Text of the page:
Despite loss, a good day for Stuart Hall

The Knights’ (0-1) 52-2 loss to Crystal Springs Uplands of Hillsborough on Treasure Island was overshadowed by the fact that Stuart Hall was playing its first eight-man football game in school history.

“It’s a great day because we have football,” said Stuart Hall head coach and athletic director John Bertken. “We had a lot of people out here who had fun and they’re going to see us get better.”

The Stuart Hall community did have a considerable turnout on Saturday and Stuart Hall officials spotlight a sense of community as one of the team’s key purposes.

“The thing that’s exciting about it was that it was an event,” said Tony Farrell, Stuart Hall’s head of school. “The biggest thing is to have Saturdays like this. You get Saturday afternoon football. The No. 1 goal is to enhance our guys’ high school experience. I couldn’t be happier.”

Even though the event was a success, on the field it was clear that the two programs are at different levels.

The Knights were clearly outmatched on both sides of the ball, by a Crystal Springs team that went 6-1 last season.

“We didn’t do what we’re capable of doing, but we’re going to learn from this one, obviously,” Bertken said. “We’re going to build on each and every game.”

Crystal Springs, which began its own football program just three seasons ago, outgained the Knights 227-76, led by 162 yards on 18 carries from running back Jeff Grimes.

“It was what we expected,” said Crystal Springs head coach Kevin Thorson. “They did well for their first time ever. They had a few mistakes here and there, but they’ll clean that up.”

Prep sports coverage provided in partnership by The San Francisco Examiner and www.SanFranPreps.com.

Prep Sportssports

Just Posted

Epic Cleantec uses soil mixed with treated wastewater solids to plants at the company’s demonstration garden in San Francisco. (Photo courtesy of Epic Cleantec)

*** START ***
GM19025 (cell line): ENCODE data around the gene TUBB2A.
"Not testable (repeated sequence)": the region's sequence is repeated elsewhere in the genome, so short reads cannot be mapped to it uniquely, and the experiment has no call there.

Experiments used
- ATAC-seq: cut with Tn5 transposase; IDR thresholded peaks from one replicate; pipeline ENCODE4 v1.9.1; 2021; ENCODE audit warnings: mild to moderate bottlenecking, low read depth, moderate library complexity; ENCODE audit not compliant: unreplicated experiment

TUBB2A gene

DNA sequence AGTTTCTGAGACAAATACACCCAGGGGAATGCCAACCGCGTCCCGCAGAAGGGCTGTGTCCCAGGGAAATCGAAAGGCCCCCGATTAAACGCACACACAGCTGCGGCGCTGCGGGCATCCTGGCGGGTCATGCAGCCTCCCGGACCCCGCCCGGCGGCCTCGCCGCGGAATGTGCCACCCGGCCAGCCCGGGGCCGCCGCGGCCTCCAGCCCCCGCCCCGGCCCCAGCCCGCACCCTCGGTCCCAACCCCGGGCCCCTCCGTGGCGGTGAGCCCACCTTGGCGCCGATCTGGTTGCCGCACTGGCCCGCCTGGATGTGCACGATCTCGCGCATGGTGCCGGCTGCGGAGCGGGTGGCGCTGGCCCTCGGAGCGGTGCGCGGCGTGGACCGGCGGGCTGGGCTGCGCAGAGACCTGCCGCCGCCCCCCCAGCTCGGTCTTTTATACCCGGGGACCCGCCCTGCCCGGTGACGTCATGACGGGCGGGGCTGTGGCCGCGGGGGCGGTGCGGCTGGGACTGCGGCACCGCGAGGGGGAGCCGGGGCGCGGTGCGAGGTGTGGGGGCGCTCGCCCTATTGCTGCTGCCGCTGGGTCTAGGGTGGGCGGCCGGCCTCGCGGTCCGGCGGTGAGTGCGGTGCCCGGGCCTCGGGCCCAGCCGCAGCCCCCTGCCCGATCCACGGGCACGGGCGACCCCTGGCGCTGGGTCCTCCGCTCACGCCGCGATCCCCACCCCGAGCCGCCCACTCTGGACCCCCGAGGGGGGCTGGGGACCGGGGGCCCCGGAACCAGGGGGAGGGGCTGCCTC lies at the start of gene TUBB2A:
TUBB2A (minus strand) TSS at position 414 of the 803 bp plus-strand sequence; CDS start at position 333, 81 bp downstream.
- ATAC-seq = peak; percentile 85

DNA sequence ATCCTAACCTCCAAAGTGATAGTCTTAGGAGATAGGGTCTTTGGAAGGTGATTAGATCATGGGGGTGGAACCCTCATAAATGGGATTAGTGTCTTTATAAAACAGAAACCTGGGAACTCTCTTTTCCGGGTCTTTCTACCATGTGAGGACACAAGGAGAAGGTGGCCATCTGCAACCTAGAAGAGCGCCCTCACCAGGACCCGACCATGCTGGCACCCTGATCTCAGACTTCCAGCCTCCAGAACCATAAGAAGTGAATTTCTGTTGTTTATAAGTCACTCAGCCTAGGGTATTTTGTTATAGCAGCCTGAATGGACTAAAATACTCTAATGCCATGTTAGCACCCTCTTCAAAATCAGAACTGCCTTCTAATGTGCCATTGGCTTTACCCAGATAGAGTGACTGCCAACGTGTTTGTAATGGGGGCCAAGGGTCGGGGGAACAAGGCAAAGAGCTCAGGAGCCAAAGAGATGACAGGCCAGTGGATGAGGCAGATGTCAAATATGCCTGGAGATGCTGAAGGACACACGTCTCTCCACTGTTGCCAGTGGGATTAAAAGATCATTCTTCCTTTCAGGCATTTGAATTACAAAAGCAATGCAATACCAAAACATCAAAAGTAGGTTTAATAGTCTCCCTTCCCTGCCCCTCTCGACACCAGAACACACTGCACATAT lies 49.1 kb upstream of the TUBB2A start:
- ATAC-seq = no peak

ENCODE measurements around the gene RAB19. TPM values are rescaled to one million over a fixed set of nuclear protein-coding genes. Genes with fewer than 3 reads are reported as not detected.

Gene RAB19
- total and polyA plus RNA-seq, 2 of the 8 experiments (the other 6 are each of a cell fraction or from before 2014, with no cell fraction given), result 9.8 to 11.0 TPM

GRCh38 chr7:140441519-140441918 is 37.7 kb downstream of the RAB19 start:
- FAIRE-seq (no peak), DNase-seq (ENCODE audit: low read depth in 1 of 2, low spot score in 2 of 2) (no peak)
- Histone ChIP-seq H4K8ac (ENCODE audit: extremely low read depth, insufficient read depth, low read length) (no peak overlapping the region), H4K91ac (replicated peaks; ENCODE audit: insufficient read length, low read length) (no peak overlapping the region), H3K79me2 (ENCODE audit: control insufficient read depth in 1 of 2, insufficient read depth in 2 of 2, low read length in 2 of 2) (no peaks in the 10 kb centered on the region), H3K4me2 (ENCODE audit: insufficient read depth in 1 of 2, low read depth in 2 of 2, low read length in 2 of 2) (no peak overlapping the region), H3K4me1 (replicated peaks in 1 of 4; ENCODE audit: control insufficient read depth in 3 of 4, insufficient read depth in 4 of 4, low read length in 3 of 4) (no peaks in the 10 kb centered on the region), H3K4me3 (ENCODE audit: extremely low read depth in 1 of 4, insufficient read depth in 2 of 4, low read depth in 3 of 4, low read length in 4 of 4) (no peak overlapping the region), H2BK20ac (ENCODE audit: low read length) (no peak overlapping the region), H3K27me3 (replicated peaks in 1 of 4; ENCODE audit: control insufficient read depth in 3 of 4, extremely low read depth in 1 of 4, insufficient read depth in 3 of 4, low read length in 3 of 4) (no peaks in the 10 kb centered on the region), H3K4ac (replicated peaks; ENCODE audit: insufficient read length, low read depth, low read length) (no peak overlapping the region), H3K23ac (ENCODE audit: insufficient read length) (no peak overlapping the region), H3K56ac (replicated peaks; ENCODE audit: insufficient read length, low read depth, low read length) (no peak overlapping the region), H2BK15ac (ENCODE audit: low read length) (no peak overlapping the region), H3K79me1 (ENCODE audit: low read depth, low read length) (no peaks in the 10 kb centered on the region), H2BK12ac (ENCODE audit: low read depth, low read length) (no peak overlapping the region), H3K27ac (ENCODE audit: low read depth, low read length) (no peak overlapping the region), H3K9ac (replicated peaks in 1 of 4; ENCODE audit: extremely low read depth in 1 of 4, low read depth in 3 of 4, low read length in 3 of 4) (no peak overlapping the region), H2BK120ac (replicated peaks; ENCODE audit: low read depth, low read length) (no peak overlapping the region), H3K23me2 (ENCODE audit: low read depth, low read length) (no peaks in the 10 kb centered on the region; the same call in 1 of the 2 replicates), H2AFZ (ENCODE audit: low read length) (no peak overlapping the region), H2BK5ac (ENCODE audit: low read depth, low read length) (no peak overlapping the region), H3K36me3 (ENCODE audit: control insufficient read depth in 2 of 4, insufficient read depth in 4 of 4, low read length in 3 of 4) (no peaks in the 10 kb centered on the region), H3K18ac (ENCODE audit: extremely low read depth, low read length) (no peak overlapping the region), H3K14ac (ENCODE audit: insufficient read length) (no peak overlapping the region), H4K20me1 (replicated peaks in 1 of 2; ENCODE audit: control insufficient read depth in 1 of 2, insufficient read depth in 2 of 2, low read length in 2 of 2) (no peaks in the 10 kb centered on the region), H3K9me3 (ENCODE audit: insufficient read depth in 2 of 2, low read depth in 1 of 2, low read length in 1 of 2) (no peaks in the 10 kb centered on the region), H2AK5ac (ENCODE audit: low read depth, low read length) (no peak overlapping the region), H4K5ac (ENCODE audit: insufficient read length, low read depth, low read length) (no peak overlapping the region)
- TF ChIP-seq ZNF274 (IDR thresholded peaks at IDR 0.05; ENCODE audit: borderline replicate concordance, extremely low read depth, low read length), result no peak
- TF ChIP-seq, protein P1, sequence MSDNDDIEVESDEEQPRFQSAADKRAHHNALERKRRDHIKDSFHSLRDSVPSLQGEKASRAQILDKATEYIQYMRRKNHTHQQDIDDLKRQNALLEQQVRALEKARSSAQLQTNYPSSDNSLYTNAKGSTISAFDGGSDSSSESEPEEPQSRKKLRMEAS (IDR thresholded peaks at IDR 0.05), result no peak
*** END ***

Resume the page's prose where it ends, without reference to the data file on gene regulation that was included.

This startup watches what SF flushes – and grows food with it

Epic Cleantec saves millions of gallons of water a year, and helps companies adhere to drought regulations

Suicide is the second leading cause of death for adolescents in the U.S. (Shutterstock)
Why California teens need mental illness education

SB 224 calls for in-school mental health instruction as depression and suicide rates rise

Ahmad Ibrahim Moss, a Lyft driver whose pandemic-related unemployment benefits have stopped, is driving again and relying on public assistance to help make ends meet. <ins>(Kevin N. Hume/The Examiner)</ins>
How much does gig work cost taxpayers?

Some drivers and labor experts say Prop. 22 pushed an undue burden on to everyday taxpayers.

Affordable housing has become the chief expense for most California students, such as those attending community college in San Francisco. (Kevin N. Hume/S.F. Examiner)
California commits $500 million more to student housing

Called ‘a drop in the bucket,’ though $2 billion could be made available in future years

Most Read